Rail: ——is so seductive. There’s one more piece I want to talk about: the one I call “the chicken.”
Kunin: Perhaps the butterflies start to look featherlike. You’re seeing it as the whole abstract shape, which is great. It happens to be a gorilla head. It doesn’t matter if you know what it is or not. It became obscured—totally obscured. The idea is that the butterflies are either taking over or emerging from it. It’s called “Nectar” because they’re getting nectar from the head. It has octopi on it as well. This is more or less taken from an Otto Dix piece that I saw, not that he used butterflies. It’s about something being invaded, but I also think of Redon because of his use of butterflies, and because his pastels are iridescent to me. I love the way he creates orbs or a head floating in space.
Rail: It brings to mind a head floating in this blue, aqua, reddish, purple on the top background, like this metallic—it’s not metallic but this gradation.
Kunin: Right, and it’s definitely dreamlike. I have always loved his work very much, as well as the work of the Symbolist poets and artists. What I like about them is they were all about correspondence, about senses being taken into account in the work. Whether it be a visual work of art or a poem, the senses merge. And that’s part of it, an homage to Redon, but it’s also like Brancusi’s “Sleeping Muse.” As you isolate the head from the body, you can’t help but have these art historical references there. It can be seen as a gruesome thing, chopping a head off a body, but it doesn’t feel that way to me.
Rail: In sculpture particularly there’s such a history of just the head and Spolia, Romans digging up the Greek statues, then the Romans replicating the Greeks. Plus, there’s the whole museumology of preserving the past and holding onto certain things that were found, like the head or a foot or a hand or a nose or whatever. The dismemberment doesn’t necessarily translate literally to the physical human body but it addresses the history, particularly the history of sculpture, where sometimes you only see fragments. With “Winged Victory” where is her head or her arms?
Kunin: Exactly. Yes, and we accept it. You make an excellent point because a lot of this work involves parts of animals and some of the work does have to do with seeing how works are presented in historical ways in museums. Fragmentation of the body is very much a part of my work.
Rail: The fragmentation of the body doesn’t read in your work to me as cruel or violent. It’s using it as sculptural element.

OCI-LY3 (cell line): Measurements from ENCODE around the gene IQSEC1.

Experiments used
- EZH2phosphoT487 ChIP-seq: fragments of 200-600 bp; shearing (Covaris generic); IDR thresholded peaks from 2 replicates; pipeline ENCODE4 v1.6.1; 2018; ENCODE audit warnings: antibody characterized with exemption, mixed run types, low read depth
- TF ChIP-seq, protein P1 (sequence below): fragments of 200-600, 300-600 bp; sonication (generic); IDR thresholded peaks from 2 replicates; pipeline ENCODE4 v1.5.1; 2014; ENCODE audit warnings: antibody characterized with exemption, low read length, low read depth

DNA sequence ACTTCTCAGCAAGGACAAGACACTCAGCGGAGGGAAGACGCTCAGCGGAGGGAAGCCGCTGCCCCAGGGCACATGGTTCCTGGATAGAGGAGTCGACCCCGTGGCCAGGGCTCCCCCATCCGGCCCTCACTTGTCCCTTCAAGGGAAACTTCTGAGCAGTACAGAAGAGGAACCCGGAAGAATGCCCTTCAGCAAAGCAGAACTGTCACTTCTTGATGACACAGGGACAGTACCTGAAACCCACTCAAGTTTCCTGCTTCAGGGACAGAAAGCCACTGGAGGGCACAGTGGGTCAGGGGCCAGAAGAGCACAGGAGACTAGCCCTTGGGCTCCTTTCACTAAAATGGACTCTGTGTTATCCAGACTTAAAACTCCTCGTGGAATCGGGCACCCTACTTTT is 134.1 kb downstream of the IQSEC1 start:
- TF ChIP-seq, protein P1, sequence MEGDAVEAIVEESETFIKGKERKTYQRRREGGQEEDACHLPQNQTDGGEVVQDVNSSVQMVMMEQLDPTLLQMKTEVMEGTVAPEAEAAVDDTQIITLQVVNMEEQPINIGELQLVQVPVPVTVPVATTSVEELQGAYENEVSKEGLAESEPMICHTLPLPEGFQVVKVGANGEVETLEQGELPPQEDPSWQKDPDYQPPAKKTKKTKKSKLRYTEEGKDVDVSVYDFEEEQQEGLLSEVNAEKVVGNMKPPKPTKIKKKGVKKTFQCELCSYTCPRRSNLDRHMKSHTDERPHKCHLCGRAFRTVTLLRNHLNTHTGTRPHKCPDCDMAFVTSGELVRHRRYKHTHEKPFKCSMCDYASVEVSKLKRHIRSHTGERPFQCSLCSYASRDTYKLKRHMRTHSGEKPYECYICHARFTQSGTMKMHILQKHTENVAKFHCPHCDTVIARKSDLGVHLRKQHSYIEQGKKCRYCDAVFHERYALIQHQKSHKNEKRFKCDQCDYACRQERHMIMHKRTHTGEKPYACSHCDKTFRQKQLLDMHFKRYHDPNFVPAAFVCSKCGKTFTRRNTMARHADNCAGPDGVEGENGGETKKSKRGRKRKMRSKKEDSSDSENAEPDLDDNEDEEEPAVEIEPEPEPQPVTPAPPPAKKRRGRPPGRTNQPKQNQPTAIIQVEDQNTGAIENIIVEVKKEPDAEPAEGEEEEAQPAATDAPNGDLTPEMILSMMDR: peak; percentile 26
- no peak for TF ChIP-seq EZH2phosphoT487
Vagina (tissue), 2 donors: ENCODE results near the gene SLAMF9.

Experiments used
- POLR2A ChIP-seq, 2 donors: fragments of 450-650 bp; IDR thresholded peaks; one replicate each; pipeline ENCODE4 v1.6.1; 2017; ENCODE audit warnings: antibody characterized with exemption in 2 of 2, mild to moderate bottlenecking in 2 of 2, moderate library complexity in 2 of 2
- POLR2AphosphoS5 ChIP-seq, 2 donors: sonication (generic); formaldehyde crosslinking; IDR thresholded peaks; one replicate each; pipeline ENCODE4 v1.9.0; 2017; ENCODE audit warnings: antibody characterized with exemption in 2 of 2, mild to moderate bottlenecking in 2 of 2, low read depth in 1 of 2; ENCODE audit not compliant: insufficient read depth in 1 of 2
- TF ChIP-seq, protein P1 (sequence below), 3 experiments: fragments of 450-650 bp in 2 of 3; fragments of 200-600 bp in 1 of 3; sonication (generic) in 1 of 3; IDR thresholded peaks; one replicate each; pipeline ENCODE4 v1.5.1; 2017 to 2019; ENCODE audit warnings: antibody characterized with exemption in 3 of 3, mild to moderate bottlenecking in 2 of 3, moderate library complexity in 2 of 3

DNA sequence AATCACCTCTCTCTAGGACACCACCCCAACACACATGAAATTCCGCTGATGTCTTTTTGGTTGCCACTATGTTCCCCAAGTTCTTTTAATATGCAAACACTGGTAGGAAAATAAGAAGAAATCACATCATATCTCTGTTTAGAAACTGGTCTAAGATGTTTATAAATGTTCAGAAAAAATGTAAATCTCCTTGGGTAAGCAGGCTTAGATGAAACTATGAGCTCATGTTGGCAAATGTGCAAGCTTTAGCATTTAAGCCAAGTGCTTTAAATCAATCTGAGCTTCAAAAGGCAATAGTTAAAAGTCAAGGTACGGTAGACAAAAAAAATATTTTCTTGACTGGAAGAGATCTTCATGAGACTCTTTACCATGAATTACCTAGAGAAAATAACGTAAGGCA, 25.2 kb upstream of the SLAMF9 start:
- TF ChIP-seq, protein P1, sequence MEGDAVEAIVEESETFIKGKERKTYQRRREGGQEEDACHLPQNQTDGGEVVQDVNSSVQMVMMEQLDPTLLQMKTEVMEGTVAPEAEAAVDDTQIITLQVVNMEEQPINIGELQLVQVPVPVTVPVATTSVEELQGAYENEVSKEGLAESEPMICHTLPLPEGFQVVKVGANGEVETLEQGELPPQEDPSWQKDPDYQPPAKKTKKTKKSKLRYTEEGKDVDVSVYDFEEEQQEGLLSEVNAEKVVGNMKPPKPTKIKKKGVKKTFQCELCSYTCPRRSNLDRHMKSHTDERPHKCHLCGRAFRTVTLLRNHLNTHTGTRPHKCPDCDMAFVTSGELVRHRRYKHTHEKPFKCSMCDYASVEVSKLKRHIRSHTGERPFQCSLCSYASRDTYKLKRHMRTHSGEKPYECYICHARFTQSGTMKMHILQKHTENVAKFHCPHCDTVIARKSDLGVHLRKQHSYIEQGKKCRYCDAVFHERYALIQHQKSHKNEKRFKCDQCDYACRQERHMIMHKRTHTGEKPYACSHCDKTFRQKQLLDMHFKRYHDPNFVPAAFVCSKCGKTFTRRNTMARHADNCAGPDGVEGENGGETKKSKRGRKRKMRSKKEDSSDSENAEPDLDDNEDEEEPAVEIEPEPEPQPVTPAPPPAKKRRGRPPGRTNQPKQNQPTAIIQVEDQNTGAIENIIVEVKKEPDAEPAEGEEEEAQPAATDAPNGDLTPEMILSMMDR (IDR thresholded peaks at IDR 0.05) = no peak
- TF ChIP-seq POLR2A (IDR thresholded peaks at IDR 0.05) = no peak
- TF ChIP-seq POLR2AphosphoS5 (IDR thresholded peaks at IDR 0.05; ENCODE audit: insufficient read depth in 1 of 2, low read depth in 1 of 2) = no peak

Kunin: It’s a vehicle.
Rail: If you’re trying to address violence, you failed.
Kunin: [Laughs.] Fine. For me, there’s just this bit of mortality implied in the work, maybe not violence.
Rail: There is darkness. In the small piece from the previous show, I wrote down just the word “darkness.”
Kunin: There’s a sense of the fleeting, of the temporary aspect of life in general that we see in the history of still life, that we see in memento mori. You have the tension between the fecundity of life and the destructive power of nature. I’m playing with both of those in a lot of these pieces.
Rail: Is instability and fluidity a concern in “Somnambulist”?
Kunin: I was trying to make something that looked like a skull and a mask combined with Cubist multiple planes.
Rail: Why is Cubism of your interest at this moment in time?
Kunin: I think there’s a nostalgia for modernism that’s crept into my work in the past eight years. I think as a sculptor I seem to keep going back to the forms that I grew up with and trying to transform them and bring them into a contemporary light. With “Somnambulist” I wanted to create the feeling of either liquid pouring out of this head or legs trailing down and pooling.
Rail: They’re definitely legs. Were you a somnambulist?
Kunin: I never was but I feel like there’s an element of sleepwalking in this work, sort of like you’re halfway in a dream state floating through this mysterious house. It was exciting technically, figuring out how to construct these pieces with the beads and assemble them with aircraft cable. It was fun to make. The idea that the pieces could come into our space, get off the pedestal, be a little more literally free-flowing, and confront the body and space of the viewer in a more direct way was exciting. Whereas in the other work you place yourself in the world of the piece, this work comes into our world.
ContributorMaria Elena González